ASA Partners on Amicus Brief Challenging Citizenship Question

The ASA, in partnership with the American Sociological Association (ASocA) and Population Association of America (PAA), filed an amicus brief October 29 for two lawsuits against the federal government over its inclusion of a citizenship question on the 2020 census. The brief cites the three societies’ “unique interest in ensuring the integrity of the data generated by the 2020 census” and a deep concern “that an uncertain and untested change to that census will imperil the accuracy, reliability, and utility of a core tool for their research and decision-making.”

ASA Executive Director Ron Wasserstein made the following comment about the filing:

As three of the primary scientific societies with expertise in the execution and importance of the decennial census, we are very concerned about the untested addition of the citizenship question to the questionnaire and the lack of scientific justification for doing so. The additional question is likely to undermine the quality of the census data, which will potentially have wide ramifications for the decade to come. Census data determine representation in the US House of Representatives and inform allotment of federal assistance and a wide variety of economic, social, and other sectors, both public and private.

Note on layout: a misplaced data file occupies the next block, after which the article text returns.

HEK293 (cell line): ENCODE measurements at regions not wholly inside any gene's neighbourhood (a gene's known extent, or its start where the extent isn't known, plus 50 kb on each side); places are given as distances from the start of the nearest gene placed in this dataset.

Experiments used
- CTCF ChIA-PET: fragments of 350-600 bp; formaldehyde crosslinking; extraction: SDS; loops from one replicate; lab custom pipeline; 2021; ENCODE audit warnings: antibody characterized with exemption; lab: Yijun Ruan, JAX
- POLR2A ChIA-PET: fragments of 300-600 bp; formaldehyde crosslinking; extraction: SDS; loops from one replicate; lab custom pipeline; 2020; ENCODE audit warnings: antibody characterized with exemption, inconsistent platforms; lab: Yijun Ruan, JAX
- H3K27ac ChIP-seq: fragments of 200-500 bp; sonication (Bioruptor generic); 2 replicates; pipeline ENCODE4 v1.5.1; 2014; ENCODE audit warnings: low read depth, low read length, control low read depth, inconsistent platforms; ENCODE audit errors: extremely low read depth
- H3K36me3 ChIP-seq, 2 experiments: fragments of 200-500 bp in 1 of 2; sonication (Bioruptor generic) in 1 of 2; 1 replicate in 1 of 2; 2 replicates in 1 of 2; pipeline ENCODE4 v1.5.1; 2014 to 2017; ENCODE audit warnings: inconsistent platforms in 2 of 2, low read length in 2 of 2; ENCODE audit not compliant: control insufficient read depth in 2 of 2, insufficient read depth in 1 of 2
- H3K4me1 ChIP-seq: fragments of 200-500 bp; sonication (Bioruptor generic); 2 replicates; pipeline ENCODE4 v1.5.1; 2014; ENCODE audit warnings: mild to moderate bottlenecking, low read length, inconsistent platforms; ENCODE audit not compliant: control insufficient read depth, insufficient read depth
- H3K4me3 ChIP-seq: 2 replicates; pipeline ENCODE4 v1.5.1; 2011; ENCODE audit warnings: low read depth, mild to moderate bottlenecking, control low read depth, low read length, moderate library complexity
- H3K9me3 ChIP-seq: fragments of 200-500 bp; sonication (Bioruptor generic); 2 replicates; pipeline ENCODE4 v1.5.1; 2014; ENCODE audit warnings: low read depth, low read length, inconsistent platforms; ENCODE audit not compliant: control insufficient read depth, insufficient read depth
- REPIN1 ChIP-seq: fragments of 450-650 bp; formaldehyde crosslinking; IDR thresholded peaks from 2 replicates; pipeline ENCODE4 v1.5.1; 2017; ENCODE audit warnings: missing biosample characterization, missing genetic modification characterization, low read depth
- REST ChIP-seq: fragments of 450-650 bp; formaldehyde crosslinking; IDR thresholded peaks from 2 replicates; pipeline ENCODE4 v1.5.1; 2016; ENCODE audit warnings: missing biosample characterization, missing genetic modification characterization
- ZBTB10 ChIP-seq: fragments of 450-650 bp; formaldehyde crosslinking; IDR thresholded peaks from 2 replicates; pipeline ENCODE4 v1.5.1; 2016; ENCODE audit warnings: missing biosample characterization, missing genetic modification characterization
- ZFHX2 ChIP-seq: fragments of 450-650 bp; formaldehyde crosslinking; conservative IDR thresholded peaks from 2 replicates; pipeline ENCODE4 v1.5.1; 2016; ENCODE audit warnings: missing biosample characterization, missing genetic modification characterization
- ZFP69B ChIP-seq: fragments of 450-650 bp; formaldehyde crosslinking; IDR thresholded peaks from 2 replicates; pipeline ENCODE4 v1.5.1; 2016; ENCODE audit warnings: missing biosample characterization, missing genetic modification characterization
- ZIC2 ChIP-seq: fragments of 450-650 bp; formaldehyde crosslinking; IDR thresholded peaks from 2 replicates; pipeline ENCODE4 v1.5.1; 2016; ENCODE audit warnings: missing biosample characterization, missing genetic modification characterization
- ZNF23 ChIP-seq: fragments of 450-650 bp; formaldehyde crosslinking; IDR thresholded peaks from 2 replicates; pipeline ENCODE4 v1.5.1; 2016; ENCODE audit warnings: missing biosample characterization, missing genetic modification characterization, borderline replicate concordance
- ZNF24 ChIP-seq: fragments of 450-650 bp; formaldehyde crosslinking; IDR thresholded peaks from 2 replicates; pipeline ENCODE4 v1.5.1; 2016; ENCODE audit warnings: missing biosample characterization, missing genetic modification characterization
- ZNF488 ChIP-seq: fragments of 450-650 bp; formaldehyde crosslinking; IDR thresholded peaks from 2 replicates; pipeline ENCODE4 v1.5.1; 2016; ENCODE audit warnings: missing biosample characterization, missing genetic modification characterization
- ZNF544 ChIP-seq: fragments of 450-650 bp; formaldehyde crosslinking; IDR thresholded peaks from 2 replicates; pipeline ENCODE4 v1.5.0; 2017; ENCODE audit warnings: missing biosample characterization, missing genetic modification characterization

The ASA, ASocA, and PAA partnered in August to undertake a joint amicus brief, each designating a representative to work with a law firm employed on a pro bono basis. Thomas Louis represented the ASA in the writing of the brief. In addition to a long, distinguished career as a biostatistician, Louis served as associate director for research and methodology and chief scientist at the US Census Bureau from 2013–2015.

The ASA has a history of support for an accurate and fair census going back to 1840 and is proud to continue the tradition with the 2020 census. The ASA has been outspoken on the addition of a citizenship question, including when news surfaced of the proposal in January, US Secretary of Commerce Wilbur Ross’s announced the decision to include the question in March, and—most recently—in August during a Federal Register call for comments.